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Applications

Hall effect measurements with ultimate precision

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Conventional Hall cross measurements are plagued by offset due to limitation of achievable cross geometry. This offset also drifts with temperature and other influences and introduces noise.

 

Zero-Offset-Hall measurements performed with Tensormeter dynamically compensate this offset, reducing offset and drift by orders of magnitude. Zero-Offset-Hall measurements provide an absolute Zero level for the Hall resistance, allowing to probe constant (invariant) Hall effects. Thus, Tensormeter opens the Nano-Ohm range for Hall effect studies.

Research faster, yet better, without lithography

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Conventionally, thin film samples are patterned in “Hall bar” or similar structures to determine resistivity, anisotropy or Hall effect. This is often done with elaborate methods like lithographic structuring.

 

By using the integrated switch matrix of the Tensormeter, the resistivity, anisotropy and Hall effect of unpatterned thin-film samples can be precisely measured. Thus, the entire lithography process for sample preparation can be skipped, which saves time and money and allows for higher sample throughput. Large material studies with many samples can be conducted without expensive lithography facilities or additional hardware.

Switched AC measurements

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Performing AC measurements has many intrinsic advantages compared to DC, like their immunity to disturbances, leading to a better base sensitivity.

Advanced measurement topologies such as Resistance Tensor measurements or Ratiometric measurements require switching contacts, which is not compatible with conventional Lock-in-amplifiers because, their demodulation lowpass filters exhibit long step responses. The unique demodulation scheme employed by the Tensormeter allows switched measurement tasks with extremely short dead time, resulting in >90% measurement time utilization when switching DUTs at 10 Hz.

Resistance Tensor measurements

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Most of research and development has treated the resistance of a material as a scalar quantity. However, it is a Tensor, which in the case of thin films is comprised of 3 physically distinct quantities: Rx, Ry, RH.

 

Each of these 3 physical quantities have different dependencies on external conditions, such as temperature or magnetic field. Each Tensor component can code different functionality in an application and all components must be studied for a comprehensive material understanding. By using the Tensormeter, the complete Resistance Tensor of a thin film can be elegantly derived by a simple 4 points measurement from the same sample.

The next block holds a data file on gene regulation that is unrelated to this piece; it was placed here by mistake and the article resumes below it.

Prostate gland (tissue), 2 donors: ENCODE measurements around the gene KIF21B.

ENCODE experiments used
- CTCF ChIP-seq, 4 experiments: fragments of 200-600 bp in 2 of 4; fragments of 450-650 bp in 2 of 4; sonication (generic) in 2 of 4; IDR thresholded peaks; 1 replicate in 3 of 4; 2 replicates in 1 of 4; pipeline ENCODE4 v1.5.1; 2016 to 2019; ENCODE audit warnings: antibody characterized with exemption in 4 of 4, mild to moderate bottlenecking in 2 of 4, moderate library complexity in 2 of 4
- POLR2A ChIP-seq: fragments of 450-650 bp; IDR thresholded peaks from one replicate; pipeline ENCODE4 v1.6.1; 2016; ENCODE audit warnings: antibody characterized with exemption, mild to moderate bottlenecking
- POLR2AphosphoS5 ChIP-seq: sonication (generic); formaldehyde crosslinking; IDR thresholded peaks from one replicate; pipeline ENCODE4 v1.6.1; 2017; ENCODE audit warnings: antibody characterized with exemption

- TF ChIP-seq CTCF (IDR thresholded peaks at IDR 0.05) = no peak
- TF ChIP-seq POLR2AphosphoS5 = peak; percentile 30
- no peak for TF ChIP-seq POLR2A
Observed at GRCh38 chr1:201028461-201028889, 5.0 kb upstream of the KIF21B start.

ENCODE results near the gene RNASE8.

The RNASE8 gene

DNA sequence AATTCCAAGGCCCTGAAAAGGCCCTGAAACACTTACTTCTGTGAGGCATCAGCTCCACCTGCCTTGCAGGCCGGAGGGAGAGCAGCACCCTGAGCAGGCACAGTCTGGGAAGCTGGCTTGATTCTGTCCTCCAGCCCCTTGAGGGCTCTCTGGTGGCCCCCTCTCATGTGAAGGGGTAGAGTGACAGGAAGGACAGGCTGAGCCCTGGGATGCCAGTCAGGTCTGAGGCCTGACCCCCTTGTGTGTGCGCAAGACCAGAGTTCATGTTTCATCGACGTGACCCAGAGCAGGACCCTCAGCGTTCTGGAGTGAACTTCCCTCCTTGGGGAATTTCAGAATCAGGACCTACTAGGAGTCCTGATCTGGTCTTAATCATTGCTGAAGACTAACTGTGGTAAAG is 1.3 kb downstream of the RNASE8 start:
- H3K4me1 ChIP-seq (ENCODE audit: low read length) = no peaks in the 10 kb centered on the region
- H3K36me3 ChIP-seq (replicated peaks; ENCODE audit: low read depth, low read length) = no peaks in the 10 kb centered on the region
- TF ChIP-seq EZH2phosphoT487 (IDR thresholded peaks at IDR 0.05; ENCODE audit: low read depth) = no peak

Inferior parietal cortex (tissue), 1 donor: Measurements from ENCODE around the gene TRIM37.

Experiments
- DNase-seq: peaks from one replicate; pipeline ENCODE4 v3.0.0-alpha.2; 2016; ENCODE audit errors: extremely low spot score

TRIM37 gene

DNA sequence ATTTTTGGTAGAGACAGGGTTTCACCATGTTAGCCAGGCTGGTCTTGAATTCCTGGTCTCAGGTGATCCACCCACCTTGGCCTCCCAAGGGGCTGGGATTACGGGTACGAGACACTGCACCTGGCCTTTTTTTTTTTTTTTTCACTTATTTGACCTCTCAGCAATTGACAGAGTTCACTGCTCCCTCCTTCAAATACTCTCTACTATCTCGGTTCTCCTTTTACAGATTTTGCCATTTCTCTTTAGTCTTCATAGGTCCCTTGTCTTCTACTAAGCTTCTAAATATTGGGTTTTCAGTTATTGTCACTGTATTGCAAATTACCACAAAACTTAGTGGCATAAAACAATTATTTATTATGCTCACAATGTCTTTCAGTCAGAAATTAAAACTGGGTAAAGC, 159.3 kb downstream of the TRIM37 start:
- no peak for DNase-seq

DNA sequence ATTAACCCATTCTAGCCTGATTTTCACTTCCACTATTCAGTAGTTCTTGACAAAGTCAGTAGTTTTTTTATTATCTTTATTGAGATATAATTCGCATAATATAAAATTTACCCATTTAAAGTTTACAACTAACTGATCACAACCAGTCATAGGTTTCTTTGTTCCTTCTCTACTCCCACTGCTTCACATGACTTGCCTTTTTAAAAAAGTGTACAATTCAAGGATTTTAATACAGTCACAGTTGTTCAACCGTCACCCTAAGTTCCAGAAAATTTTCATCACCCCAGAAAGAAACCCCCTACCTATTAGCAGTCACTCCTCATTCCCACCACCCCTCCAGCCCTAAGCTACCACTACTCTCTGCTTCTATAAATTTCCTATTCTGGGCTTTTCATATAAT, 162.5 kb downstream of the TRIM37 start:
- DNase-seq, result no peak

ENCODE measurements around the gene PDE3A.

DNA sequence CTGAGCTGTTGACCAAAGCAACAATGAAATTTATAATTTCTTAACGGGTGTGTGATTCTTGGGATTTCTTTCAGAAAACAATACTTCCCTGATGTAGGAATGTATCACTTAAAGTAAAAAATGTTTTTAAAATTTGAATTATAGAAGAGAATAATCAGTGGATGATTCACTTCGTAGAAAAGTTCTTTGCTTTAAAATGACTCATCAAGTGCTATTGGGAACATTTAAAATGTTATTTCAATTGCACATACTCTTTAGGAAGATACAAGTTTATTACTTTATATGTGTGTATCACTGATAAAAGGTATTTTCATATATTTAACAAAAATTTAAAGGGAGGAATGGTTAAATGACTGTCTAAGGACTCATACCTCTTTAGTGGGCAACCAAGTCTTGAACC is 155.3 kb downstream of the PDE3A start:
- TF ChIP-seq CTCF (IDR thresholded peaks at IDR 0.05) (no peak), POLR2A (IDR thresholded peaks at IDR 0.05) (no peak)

Simultaneous DC and AC characterization

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The Tensormeter can both source and measure DC and AC signals, even simultaneously, which allows for a simultaneous measurement of DC resistance and AC impedance. It makes it possible to measure small signal resistance (dV/dI) while varying DC voltage and to measure capacitance/inductance at different bias voltage/current.

Resistor Noise Index (1/f noise) tests

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While Johnson noise is given exactly by the resistance value, the 1/f noise created by a resistor is linked to a material property called Noise Index. The precision, to which a resistor can be measured (and even defined) fundamentally depends only on its Noise Index. Thus, resistive sensors must have a low Noise Index.

The Tensormeter allows measuring extremely low Noise Indeces (<< -40 dB) within several seconds while making use of its unique operation modes such as Ratiometric AC measurements.

Ratiometric and Differential measurements

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Even the best measurement devices exhibit finite accuracy errors, some nonlinearity and drift.

 

The Tensormeter can compensate for its own errors in several important measurement schemes through the use of its switch matrix. Thus, it makes it possible to reliably measure slow ppb-level resistance changes, to measure continuously across several device ranges and to perform higher-harmonic (DUT nonlinearity) studies with ultimate sensitivity.

Van-der-Pauw measurements

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The van-der-Pauw measurement scheme allows to obtain the specific material resistivity of unpatterned thin film samples of potentially irregular shape.

While dedicated devices are available for this, all of these measurements are subsets of the capabilities of the Tensormeter and are natively supported. In addition, the Tensormeter allows for AC measurements, ratiometric tests and many other benefits.